Prototype and User Research

After the teams worked individually and collaboratively to align on the correct flow from one feature to another as a result I created a low fidelity prototype. This prototype had 2 main purposes:

  • ∙ Visualise the complete flow and information architecture of the app so that the teams could adjust, redesign or remove specific features.
  • ∙   As deliverable for our first in-house user test to gather insights as soon as possible.
Native app wireframe prototype
Some screens from the wireframe prototype

Although the user test results were very comprehensive regarding each individual feature and step in the flow, the main learnings were the following:

  • ∙  There were no severe usability issues in the flow
  • ∙  The transition from the app to advertiser (booking website) was confusing
  • ∙  Hotel rating on the card was not visible
  • ∙  Calendar caused confusion among some users
Participant during a user research session in our lab
Participant during a user research session in our lab

We iterated further based on the learnings though some obvious issues were attributed to the fidelity of the prototype (no colours, no calendar transitions) and the nature of trivago's product (we send people to another website).

Next we decided to move forward with a pre-alpha build. It was made using mostly platform native elements. This way engineers could focus on the functionality and not wait for pixel perfect UI from designers. In the meanwhile the design team had time to work on the new app design language and components.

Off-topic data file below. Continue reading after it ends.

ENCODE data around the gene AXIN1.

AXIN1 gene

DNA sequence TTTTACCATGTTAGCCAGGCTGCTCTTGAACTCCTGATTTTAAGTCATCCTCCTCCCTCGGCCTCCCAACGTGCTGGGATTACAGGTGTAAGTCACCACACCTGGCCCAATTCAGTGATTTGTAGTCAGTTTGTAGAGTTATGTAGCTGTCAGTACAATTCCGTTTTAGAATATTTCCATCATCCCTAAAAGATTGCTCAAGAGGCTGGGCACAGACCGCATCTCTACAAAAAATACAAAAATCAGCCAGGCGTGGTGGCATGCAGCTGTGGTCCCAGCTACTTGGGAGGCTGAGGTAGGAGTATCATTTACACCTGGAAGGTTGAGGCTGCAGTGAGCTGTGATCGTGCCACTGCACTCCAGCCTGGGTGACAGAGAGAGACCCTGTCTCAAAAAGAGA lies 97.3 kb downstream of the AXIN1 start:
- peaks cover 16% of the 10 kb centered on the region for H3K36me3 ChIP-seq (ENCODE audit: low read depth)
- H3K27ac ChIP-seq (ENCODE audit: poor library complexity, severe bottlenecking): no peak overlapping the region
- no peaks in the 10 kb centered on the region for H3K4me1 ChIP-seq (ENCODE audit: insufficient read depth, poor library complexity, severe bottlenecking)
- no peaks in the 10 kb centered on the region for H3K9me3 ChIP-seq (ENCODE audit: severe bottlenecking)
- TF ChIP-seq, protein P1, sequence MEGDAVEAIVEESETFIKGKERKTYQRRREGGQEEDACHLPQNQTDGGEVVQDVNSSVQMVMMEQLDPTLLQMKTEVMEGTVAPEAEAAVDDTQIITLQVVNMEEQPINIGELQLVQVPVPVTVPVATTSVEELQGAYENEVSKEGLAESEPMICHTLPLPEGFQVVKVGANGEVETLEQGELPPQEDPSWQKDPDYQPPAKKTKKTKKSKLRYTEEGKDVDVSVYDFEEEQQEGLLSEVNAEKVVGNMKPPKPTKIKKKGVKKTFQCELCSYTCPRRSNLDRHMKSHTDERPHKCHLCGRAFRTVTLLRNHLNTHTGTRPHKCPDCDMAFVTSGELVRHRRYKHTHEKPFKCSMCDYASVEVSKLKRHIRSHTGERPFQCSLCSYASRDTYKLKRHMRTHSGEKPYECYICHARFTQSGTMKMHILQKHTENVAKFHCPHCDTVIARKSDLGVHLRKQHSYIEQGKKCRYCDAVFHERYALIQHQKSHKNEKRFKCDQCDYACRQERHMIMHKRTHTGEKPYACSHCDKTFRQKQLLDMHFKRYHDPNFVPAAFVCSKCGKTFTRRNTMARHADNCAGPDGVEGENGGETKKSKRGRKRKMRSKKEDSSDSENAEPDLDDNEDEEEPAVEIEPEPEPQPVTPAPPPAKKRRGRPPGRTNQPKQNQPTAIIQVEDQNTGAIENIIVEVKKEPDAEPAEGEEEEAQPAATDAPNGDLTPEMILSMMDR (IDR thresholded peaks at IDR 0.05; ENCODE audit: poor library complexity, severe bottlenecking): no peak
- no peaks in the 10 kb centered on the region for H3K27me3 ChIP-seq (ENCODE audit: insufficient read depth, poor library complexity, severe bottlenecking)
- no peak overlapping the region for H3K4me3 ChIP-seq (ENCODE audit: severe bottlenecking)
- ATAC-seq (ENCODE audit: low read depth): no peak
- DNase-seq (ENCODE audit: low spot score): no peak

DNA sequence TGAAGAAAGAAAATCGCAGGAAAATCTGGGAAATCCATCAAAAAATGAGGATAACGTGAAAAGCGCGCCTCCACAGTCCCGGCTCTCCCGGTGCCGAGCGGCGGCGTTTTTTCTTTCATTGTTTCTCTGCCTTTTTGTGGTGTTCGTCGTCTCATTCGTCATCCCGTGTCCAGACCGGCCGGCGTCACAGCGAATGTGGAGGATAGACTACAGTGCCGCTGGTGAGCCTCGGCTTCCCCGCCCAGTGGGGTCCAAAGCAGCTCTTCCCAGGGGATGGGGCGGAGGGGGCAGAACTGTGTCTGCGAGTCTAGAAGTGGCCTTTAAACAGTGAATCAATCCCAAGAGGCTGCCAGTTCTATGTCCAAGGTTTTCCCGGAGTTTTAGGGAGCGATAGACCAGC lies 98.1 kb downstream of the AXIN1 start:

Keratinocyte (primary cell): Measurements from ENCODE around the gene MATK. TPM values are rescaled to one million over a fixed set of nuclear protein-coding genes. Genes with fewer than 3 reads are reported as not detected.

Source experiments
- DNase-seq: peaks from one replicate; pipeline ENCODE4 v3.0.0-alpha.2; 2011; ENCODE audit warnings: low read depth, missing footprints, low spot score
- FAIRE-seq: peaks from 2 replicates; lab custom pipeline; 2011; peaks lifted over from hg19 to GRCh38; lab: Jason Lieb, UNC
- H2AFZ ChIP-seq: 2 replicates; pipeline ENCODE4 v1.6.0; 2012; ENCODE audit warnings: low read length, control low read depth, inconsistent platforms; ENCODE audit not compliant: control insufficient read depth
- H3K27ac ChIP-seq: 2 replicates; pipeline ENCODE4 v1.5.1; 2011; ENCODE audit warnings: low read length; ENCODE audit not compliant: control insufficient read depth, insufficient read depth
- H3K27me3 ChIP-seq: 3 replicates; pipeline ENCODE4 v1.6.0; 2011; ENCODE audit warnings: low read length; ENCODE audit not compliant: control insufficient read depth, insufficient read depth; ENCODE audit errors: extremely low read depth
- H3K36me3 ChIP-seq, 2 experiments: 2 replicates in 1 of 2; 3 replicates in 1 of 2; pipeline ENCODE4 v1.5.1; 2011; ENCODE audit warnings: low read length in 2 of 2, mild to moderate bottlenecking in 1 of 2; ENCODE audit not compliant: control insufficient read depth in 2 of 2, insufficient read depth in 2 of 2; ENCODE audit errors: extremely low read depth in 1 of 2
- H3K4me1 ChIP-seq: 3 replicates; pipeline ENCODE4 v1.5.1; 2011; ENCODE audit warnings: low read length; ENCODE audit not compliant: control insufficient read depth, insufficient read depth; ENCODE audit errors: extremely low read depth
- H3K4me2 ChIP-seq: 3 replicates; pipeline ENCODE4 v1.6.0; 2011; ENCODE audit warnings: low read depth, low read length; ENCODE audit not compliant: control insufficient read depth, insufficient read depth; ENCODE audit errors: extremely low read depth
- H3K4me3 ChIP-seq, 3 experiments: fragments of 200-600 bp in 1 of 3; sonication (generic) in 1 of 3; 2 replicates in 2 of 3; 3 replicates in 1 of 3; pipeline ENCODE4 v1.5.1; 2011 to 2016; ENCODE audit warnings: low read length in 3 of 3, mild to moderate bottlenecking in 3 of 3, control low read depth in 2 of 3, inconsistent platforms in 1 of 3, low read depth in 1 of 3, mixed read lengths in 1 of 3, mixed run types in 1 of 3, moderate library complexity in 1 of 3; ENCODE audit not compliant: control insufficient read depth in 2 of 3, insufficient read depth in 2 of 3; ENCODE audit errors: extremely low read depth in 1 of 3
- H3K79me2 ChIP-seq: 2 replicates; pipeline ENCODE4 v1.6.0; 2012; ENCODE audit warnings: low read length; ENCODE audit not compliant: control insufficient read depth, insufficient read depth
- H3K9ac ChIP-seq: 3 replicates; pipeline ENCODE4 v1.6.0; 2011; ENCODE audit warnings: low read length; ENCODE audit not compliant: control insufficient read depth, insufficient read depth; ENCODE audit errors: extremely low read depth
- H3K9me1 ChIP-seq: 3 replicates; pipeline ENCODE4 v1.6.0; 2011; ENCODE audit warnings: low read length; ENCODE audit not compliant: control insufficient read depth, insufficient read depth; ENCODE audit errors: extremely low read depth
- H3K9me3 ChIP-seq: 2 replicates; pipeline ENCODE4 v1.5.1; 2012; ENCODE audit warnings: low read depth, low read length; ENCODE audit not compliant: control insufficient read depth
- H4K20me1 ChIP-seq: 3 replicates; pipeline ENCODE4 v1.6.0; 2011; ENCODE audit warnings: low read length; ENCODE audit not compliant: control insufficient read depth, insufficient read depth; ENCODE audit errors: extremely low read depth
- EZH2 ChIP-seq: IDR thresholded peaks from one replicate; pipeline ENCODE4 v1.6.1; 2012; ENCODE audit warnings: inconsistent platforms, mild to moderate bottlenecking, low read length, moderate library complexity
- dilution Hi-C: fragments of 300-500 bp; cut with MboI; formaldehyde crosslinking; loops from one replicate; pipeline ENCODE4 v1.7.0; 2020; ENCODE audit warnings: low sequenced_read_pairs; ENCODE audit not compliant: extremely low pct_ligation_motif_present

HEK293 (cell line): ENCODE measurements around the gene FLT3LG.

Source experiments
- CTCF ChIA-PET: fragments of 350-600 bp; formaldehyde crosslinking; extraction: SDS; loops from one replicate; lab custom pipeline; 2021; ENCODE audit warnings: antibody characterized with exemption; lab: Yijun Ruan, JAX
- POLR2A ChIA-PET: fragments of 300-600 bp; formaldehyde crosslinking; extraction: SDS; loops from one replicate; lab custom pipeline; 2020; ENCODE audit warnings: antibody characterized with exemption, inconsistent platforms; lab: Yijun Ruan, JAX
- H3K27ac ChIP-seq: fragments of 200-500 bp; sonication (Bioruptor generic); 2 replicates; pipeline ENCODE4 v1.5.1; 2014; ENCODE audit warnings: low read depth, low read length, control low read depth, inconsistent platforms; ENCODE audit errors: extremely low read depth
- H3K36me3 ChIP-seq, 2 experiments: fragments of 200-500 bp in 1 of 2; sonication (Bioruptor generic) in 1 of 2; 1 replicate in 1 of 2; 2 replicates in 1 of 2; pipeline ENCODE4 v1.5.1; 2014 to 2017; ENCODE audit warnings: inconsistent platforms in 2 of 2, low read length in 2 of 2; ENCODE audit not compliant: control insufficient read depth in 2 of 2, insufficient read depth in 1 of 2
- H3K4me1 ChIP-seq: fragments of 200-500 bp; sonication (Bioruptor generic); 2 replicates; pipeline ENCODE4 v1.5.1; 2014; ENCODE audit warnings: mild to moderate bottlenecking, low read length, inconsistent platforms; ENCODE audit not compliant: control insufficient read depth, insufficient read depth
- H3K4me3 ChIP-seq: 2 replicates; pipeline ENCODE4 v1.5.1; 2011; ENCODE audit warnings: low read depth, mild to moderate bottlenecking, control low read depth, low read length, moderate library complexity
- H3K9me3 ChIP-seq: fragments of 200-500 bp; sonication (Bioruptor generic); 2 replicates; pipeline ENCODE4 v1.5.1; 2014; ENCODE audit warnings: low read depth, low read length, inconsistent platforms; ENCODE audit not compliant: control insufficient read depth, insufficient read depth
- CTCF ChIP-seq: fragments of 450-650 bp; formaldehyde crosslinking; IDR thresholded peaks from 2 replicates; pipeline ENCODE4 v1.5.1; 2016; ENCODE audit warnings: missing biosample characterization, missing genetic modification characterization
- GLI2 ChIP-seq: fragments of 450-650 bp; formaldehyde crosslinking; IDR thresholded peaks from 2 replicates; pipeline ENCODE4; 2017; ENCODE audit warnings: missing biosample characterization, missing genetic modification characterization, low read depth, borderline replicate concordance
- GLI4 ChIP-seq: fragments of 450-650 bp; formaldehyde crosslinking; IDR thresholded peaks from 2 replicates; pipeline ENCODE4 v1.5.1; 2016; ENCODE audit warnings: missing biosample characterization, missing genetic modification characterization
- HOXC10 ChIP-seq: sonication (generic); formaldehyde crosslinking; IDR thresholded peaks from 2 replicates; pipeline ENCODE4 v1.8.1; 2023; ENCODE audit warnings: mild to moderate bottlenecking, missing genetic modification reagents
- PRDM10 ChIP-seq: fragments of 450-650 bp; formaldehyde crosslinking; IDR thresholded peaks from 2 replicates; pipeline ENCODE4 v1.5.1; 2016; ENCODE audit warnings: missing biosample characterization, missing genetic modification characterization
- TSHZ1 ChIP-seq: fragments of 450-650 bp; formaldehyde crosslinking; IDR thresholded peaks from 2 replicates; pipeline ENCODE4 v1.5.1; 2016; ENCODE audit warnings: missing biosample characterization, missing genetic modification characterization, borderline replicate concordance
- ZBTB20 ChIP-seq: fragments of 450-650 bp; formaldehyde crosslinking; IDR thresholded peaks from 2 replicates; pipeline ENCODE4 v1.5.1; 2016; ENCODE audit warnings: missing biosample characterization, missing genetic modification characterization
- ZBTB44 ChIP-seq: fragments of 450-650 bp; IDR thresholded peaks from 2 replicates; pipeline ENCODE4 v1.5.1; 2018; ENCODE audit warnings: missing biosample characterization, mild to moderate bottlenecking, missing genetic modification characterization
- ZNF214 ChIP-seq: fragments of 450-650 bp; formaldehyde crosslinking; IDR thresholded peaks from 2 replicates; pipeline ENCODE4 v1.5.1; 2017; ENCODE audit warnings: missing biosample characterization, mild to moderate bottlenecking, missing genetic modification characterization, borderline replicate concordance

By creating the build we hoped to add another layer of fidelity with colours and with more refined interactions compared to the previous prototype made in InVision. We ran another user test, this time an unmoderated one with more people as we had a build where one could navigate and interact more freely.

The main learnings from the pre-alpha user research were the following:

  • ∙  No major usability issues were uncovered at this stage
  • ∙  Minor usability issues with Price Slider. Filter selection was confusing
  • ∙  There was a mixed reaction in regards to the booking flow and how this is aligned with the user's expectations of the product
Example of pre-alpha build screens for user testing
Example of pre-alpha build screens for user testing

Post research we decided to refine even further the build. The issues described in the second point were highlighted because of the rough state of the app whereas the point regarding the booking flow had to be analysed more extensively: We anticipated that there would be a slight shift in how trivago is perceived given the new flow (more steps, more content and information) but we assumed we were heading in the right direction as this was one of our initial goals — have better informed users resulting in more qualitative conversion.

Booking Flow and Hotel Card

Although I helped my design colleagues move forward different features of the new app I was the "design owner" of the booking funnel and will describe this particular product part. It's also the most crucial from the business point of view.

The booking funnel for us has the following screens:

  • ∙  Results with hotel cards
  • ∙  Hotel details
  • ∙  Child content for hotel details
  • ∙  Deals
  • ∙  Deal summary
  • ∙  Transition to advertiser

As first basis for prioritising the content in the flow we used a generative user research in combination with business requirements.

Generative research information provided by user research
Generative research information provided by user research

Regarding the hotel card (“item element” in trivago jargon) as we were always struggling with touch areas in the old app (way below the recommended 44 pt/dp) this time we went in the opposite direction and decided to take advantage of the hotel details screen and have the whole card one tappable area. The secondary level content was exposed then prominently in the details page in a form of an overview about the hotel (ratings, amenities, location etc.). More granular content had a dedicated child screen.